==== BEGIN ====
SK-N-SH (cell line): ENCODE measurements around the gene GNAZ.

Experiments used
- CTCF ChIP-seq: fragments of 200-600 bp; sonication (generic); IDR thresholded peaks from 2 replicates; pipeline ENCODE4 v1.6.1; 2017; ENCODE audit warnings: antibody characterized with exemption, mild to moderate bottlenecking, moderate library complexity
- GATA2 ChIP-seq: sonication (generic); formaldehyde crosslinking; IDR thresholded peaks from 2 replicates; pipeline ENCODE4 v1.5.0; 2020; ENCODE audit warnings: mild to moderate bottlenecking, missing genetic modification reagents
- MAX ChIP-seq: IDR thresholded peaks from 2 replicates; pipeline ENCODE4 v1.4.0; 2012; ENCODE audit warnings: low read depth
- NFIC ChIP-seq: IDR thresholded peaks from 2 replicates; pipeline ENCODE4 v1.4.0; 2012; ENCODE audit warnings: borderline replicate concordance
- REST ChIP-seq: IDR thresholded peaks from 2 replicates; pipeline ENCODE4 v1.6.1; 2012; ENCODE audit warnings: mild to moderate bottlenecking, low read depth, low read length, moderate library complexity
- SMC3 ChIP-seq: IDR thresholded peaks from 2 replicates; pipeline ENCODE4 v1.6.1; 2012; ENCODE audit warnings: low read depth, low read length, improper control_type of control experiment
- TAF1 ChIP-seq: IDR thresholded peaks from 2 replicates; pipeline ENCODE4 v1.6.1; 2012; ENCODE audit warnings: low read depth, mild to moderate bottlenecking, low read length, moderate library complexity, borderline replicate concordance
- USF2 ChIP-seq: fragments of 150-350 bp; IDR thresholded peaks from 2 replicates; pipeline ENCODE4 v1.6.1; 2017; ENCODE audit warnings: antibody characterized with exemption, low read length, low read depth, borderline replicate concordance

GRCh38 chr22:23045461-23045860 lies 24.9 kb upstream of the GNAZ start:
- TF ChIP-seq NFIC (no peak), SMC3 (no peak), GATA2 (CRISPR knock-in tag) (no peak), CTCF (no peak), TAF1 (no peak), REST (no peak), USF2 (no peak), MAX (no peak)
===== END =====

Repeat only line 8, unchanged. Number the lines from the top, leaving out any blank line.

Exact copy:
- SMC3 ChIP-seq: IDR thresholded peaks from 2 replicates; pipeline ENCODE4 v1.6.1; 2012; ENCODE audit warnings: low read depth, low read length, improper control_type of control experiment